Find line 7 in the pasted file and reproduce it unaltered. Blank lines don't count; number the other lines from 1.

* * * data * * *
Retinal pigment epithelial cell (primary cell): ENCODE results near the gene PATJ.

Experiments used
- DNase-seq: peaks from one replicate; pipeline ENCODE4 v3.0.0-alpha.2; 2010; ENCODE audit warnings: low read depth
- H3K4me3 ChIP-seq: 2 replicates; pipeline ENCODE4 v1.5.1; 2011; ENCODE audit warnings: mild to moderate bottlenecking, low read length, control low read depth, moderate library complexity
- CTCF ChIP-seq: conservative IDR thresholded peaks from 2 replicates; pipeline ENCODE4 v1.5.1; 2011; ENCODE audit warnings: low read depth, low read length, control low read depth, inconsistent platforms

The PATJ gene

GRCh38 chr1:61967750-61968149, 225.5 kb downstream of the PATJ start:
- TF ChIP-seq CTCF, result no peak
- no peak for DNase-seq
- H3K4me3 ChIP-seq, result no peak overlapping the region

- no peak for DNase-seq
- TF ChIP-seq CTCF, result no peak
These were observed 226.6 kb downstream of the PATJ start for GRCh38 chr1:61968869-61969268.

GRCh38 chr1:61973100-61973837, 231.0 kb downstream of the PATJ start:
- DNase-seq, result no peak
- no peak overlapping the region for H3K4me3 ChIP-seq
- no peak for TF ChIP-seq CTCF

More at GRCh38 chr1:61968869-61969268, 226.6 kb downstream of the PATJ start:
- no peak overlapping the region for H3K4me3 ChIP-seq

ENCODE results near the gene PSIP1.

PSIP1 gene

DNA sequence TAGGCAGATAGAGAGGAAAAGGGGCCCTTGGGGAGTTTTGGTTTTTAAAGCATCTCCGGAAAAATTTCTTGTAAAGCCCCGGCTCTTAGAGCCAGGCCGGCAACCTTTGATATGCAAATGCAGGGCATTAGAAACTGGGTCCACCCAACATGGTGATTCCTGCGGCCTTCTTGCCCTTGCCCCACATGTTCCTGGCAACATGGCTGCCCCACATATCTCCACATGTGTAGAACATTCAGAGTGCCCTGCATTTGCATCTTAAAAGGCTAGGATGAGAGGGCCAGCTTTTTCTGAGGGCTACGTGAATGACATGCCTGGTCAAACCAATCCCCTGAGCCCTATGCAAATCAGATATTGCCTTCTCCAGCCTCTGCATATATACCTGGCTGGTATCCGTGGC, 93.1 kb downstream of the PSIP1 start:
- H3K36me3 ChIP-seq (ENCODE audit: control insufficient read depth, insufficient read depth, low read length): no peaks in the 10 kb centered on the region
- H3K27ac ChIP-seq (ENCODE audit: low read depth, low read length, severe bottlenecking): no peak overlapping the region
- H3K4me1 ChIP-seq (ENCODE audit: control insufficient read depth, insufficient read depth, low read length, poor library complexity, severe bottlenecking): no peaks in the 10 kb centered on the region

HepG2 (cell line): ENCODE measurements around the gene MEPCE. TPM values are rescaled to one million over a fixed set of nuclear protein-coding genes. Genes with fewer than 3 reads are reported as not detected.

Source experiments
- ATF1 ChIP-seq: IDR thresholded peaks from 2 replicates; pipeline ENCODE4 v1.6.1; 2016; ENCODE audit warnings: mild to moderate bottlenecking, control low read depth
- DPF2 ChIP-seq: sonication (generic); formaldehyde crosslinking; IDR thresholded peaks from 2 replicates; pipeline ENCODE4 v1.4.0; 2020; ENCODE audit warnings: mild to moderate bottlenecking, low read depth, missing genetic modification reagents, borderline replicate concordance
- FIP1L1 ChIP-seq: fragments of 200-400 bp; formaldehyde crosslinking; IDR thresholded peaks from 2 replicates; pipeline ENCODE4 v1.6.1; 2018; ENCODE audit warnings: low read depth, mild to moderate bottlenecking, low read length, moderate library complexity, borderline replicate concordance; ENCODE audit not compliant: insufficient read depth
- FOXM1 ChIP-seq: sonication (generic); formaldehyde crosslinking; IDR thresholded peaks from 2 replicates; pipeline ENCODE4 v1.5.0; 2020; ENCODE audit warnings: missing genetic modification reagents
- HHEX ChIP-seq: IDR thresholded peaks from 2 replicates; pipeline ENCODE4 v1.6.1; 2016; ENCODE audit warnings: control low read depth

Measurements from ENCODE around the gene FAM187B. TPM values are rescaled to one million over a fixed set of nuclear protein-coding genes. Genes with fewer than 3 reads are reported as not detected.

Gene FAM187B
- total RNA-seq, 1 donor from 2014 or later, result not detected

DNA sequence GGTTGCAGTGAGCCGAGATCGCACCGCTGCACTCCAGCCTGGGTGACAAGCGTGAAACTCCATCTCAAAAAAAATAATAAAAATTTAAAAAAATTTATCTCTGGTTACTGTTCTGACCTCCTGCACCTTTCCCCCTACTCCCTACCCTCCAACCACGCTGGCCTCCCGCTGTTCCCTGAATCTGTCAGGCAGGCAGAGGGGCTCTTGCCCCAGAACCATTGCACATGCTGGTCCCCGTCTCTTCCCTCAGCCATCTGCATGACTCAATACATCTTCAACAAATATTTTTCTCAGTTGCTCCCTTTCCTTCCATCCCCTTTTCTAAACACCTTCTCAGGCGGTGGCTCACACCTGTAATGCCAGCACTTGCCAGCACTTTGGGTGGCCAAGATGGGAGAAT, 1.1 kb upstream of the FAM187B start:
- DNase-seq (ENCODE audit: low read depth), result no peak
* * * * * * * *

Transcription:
GRCh38 chr1:61967750-61968149, 225.5 kb downstream of the PATJ start: